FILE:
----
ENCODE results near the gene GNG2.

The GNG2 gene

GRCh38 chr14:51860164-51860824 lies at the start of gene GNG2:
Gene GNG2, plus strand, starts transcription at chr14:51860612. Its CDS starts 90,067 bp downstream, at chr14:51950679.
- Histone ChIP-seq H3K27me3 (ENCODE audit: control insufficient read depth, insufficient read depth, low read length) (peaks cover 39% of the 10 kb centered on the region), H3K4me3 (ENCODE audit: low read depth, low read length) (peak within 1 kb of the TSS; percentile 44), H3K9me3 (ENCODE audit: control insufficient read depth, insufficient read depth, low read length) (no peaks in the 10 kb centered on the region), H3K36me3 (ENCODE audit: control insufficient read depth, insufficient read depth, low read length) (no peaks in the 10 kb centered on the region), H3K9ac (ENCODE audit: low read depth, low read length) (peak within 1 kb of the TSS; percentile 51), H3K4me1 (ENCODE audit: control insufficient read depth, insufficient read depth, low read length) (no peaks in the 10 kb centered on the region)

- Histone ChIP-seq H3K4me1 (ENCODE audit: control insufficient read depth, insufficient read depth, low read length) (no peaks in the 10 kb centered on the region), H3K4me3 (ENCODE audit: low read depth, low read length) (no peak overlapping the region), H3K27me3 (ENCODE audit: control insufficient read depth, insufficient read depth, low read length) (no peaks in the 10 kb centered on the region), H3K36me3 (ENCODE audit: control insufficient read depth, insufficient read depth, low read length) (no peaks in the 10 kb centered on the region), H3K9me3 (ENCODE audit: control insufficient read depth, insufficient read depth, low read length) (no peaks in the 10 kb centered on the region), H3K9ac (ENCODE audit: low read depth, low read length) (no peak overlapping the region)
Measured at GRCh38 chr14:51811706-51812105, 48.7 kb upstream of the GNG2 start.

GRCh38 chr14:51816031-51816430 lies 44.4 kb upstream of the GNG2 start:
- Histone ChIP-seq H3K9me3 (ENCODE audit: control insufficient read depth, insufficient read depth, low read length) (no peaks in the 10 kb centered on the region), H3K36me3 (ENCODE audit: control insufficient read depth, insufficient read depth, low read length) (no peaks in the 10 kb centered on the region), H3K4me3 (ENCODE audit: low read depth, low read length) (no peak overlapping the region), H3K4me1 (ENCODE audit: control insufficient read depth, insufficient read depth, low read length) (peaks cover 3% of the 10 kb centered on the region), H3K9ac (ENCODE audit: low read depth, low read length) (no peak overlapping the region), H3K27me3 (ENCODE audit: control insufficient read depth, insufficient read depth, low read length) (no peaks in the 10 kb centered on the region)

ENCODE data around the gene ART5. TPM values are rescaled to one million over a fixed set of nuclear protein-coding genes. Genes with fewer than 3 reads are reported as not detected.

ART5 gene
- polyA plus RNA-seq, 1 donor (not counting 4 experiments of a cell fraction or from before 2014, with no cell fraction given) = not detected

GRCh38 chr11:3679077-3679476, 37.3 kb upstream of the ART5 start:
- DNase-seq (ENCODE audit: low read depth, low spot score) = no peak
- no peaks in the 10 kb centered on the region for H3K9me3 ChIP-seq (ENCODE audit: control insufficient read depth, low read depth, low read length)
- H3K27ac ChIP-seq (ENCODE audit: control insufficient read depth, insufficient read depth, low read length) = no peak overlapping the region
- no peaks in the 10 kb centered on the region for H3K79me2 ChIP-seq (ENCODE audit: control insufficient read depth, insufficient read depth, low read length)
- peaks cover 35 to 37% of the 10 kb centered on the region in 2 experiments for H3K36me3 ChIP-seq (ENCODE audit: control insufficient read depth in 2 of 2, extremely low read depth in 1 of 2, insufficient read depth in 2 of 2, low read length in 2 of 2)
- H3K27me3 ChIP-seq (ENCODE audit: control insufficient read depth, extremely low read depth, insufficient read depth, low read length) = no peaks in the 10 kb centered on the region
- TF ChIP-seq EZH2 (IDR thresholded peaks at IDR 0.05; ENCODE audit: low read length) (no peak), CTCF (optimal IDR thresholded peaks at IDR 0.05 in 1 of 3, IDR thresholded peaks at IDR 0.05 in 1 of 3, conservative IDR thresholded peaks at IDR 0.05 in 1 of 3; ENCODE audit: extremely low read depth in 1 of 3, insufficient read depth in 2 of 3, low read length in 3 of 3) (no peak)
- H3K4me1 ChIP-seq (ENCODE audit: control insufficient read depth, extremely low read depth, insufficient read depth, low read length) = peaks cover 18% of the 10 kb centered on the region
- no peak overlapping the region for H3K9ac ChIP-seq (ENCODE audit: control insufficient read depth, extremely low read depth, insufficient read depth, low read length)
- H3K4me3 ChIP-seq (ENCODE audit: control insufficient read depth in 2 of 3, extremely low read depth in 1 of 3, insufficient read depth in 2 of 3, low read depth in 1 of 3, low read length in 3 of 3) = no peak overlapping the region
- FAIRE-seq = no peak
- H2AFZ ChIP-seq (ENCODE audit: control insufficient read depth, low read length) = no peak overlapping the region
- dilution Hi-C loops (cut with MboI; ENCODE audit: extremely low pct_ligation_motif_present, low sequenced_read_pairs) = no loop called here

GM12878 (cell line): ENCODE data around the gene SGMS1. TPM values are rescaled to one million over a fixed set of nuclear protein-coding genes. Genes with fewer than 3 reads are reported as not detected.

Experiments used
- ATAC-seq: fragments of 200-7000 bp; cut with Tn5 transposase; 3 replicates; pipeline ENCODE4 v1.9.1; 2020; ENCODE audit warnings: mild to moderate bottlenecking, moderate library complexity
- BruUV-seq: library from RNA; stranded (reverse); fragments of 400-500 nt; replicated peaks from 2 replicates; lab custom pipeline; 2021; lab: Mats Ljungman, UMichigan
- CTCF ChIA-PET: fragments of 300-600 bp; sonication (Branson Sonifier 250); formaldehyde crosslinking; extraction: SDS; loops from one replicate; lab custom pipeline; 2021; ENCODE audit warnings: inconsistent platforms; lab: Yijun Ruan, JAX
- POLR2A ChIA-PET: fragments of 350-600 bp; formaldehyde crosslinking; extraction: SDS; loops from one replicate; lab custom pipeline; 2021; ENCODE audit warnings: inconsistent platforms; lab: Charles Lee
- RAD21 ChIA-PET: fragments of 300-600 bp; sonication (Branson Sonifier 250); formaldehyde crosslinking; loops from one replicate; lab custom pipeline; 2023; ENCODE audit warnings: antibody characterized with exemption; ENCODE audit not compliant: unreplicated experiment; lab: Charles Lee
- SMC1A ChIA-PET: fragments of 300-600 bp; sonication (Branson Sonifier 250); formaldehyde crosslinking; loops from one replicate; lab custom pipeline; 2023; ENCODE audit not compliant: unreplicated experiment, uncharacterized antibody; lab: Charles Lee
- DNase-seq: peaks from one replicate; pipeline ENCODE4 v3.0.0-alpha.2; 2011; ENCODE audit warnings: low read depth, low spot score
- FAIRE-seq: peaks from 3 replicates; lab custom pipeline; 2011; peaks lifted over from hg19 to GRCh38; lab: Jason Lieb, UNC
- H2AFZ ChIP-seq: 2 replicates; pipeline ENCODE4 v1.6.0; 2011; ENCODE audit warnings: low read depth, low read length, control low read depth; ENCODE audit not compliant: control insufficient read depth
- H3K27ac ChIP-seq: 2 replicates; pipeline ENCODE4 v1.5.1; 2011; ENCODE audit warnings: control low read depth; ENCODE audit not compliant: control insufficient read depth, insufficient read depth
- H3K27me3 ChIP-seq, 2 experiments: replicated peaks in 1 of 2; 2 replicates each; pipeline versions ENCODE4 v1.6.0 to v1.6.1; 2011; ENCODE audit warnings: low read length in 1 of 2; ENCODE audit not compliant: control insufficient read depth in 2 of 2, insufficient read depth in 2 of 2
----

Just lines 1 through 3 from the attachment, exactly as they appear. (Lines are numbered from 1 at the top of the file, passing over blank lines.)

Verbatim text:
ENCODE results near the gene GNG2.

The GNG2 gene

GRCh38 chr14:51860164-51860824 lies at the start of gene GNG2: